- Are quite heavy, so extra support is required for installation
- Have an average cost higher than sinks crafted from most other materials
Fireclay Kitchen Sink Style
As noted, the traditional fireclay sink is a farmhouse or apron sink, and that style is still the most popular. However, as the material’s reputation grows and demand increases, fireclay sinks in more contemporary styles are being produced.
Fireclay Kitchen Sink Prices
Our guide for Fireclay Kitchen Sink Prices breaks down their cost into more detail based on type. Here’s an overview of the cost of fireclay kitchen sinks:
- Prep and bars sinks starting price: About $250
- Starting price for fireclay kitchen sinks: About $325
- Price range for most fireclay kitchen sinks: $600-$1,500
- Most expensive fireclay kitchen sinks: More than $2,500
Is a Fireclay Sink Right for Your Kitchen?
Fireclay is used in some of the very finest farmhouse sinks, and if a farmhouse/apron sink fits your design, and fireclay is in the budget, you’ll probably be very pleased with your sink.
If your design is more contemporary, there are fireclay sinks to fit the design too. In short, if you’re willing to pay more for a high-quality, very durable sink, fireclay is certainly a premium choice.
Installing a Fireclay Sink
This material is very heavy, so you’ll need additional support for the sink. The most secure way to provide it is with vertical supports that extend to the floor. Some sinks also require mounting to the wall.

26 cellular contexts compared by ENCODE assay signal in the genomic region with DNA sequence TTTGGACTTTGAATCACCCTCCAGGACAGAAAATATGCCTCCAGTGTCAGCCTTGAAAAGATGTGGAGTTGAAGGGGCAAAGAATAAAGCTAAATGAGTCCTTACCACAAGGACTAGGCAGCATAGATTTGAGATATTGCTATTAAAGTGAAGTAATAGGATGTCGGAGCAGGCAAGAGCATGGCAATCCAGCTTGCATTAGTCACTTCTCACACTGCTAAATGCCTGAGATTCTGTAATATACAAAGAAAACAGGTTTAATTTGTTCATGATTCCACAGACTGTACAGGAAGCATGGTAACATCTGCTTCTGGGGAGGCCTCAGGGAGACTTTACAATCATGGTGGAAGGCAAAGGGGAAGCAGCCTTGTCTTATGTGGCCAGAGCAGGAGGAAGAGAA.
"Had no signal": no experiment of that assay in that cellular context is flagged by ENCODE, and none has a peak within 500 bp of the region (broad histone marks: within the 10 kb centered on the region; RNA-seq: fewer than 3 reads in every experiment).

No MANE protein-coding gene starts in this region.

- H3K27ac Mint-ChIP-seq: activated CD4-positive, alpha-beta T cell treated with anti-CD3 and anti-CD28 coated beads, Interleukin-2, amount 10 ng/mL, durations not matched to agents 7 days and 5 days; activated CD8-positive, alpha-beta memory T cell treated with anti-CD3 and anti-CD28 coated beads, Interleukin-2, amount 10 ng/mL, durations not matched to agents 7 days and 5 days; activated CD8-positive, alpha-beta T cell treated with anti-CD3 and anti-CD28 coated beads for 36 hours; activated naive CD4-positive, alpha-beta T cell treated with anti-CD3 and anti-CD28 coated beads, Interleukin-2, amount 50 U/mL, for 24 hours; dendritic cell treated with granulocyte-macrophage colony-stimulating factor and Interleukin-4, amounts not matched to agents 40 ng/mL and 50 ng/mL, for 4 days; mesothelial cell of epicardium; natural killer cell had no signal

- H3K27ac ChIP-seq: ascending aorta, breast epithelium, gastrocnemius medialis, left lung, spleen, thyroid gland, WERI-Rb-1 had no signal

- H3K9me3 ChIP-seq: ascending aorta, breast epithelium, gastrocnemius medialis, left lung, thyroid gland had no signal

Talk with the seller or the installer about the best means of supporting the weight. The key is to take weight off the countertop so that it doesn’t bow. Bowing can crack stone or tile and lead to gaps between the sink and countertop where water can infiltrate. Even a bow of 1/16” can produce a leak.
Fireclay Kitchen Sink FAQ
This fireclay kitchen sink Q&A covers other topics which might be of interest to you.
A lot is made of the high firing temperature for fireclay. What is the significance of it?
The super-heated kiln produces a very durable fusion between the glaze and the clay. This means it is less likely to chip. It also produces a glass-like finish that is non-porous and very easy to keep clean and sanitary.
I thought clay is cheap. Why are fireclay sinks so expensive?
There are several reasons for the higher price:
- Fire clay isn’t as common as some types of clay, so it costs more
- The glaze is of the highest quality
- Making a fireclay sink is time intensive from mixing the slip to drying the sinks to firing them
- The primary factor in the price is that fireclay sinks are handcrafted by skilled artisans who spend many hours on each sink
Some fireclay farmhouse sinks are reversible. What does this mean, and why is it important?
A reversible sink has a traditional farmhouse face on one side and a more contemporary face on the other, so you have a choice of which look you prefer for your kitchen scheme. The drains in these sinks are always in the middle.
What are the differences in fireclay and porcelain-enameled cast iron?
A fireclay finish is harder than porcelain, and rust spots won’t develop if it is chipped, as is the potential with cast iron. A cast iron sink can be reglazed, tough at significant cost. Otherwise, the way they perform and their strengths and weaknesses are quite similar.